On GovLoop Insights’ DorobekINSIDER:
If you ask 20 people to define open government, you will get 20 different responses. The lack of uniformed definitions makes implementing open government services very difficult. It would be like asking a pastry chef to bake a cherry pie and then providing 20 different recipes. The chef would have no idea which pie you really wanted to eat. So, what can government do to clear up the ambiguity? We define terms with UNC’s Logan Harper.
You can find all of our programs online: DorobekINSIDER.com and GovLoop Insights at http://insights.govloop.com.
But up front: 100 people who made a difference in government IT
Federal Computer Week has just published its annual Federal 100 award -- and there are some great names on the list including GSA Administrator Dan Tangerlini, GSA’s Lena Trudeau (who, concidently, will be on our February DorobekINSIDER LIVE talking about innovation), Homeland Security’s Margie Graves, among others.
Having been involved with this program for years when I was at FCW, I know that the list is generally well vetted -- not perfect, but well vetted. And the criteria is for people who have made a difference. Sometimes people who made a difference.
From FCW editor Troy K. Schneider:
Full disclosure: I was a little scared about this year’s Federal 100 awards.
It wasn’t that I didn’t think good work was being done in federal IT — FCW finds evidence of that every day. But most of 2013 was downright dysfunctional, and Federal 100 awards demand more than just doing one’s job in tough times.
When the year begins with a government shutdown barely averted, agencies send employees on unpaid vacations, and HealthCare.gov becomes a poster child for technology projects done wrong...well, I feared that identifying truly exceptional work would prove depressingly difficult.
As the nominations rolled in, however, it became obvious that I had underestimated the IT community.
The SEVEN stories that impact your life
Roll Call: Boehner: ‘No Sense Picking a Fight’ on Debt Limit. “Just days away from the administration’s deadline to extend the nation’s borrowing authority, Speaker John A. Boehner told House Republicans he sees no reason to pick a fight they cannot win on the issue.”
Federal Times: Obama seeks to strengthen safeguards for federal job applicants. “Federal agencies should not discriminate against job applicants who are out of work or who run into money troubles through no fault of their own, President Obama said in a newly issued memorandum.”
Federal News Radio: IRS to pay employee bonuses at lower percentage rate. “The Internal Revenue Service reached an agreement Monday with the National Treasury Employees Union to pay frontline union employees who earned performance awards last year. The awards would be paid from a pool of 1 percent of bargaining unit salaries.”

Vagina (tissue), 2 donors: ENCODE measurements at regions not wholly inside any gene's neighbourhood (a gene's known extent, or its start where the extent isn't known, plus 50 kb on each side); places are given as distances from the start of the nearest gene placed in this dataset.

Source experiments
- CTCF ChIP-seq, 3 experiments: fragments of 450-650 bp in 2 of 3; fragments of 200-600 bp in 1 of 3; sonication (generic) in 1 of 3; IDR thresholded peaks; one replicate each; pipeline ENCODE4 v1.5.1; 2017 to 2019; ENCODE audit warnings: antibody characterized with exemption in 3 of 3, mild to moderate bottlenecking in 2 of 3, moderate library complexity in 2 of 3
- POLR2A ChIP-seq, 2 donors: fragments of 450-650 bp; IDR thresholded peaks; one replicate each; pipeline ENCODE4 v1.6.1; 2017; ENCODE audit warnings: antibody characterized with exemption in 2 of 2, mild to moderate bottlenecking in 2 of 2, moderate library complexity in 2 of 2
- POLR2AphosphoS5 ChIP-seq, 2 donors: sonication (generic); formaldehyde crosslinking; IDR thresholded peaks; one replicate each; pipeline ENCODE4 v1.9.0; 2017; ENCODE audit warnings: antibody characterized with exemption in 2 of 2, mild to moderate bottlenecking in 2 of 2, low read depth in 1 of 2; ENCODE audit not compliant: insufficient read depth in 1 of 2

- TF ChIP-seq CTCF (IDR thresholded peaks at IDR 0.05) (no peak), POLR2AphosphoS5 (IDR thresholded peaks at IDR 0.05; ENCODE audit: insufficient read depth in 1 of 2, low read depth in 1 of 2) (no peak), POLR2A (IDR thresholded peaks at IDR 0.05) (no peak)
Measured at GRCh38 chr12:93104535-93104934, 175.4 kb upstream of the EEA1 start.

NextGov: Senators Launch Probe Into Massive Data Breaches “Several senators repeated calls for legislation to ward off massive data thefts during a hearing Monday to review the vulnerability of the nation's digital-payment systems, the first in a trio of sessions this week examining the enormous breaches sustained recently at retailers around the country.”
Washington Post: Who is Obama’s surgeon general nominee? “President Obama’s pick for surgeon general, Affordable Care Act advocate and physician Vivek Murthy, is scheduled to testify Tuesday before a Senate panel that will decide whether to send his nomination to the full Senate for a vote.”
Defense News: Air Force developing air and missile defense planning system. “Lockheed Martin has won an $8 million Air Force contract to develop a software planner to integrate air and missile defenses.”
Federal Times: Report: Postal Service should offer financial services. “The Postal Service should offer financial services, such as prepaid cards and check-cashing services to broaden its reach to millions of under-served Americans, according to a new report.”
Before we finish up... a few items from the DorobekINSIDER water-cooler fodder... yes, we’re trying to help you make your water-cooler time better too...
Facebook turns 10
BusinessWeek: Facebook Turns 10: The Mark Zuckerberg Interview: Facebook’s Mark Zuckerberg shares his 10-year plan: ”He doesn’t see Facebook building infrastructure computing services, as Amazon.com has with its cloud initiative, or operating systems and wearable computers, as Google or Apple have. His mission is to expand access to the Internet for the billions of people who have yet to visit the Web.” The upside for Facebook is a bigger audience in developing countries.
Time magazine: Facebook Turns 10: What If It Had Never Been Invented?: There’s no way to know for sure what would have happened, of course. But trying to imagine life without Facebook is still a useful way to reflect upon all the ways it’s changed the world in its first decade, from the most obvious ones to those which are easier to overlook. So I’m going to do it.
Australia’s ABC News: Facebook turns 10: the social network in numbers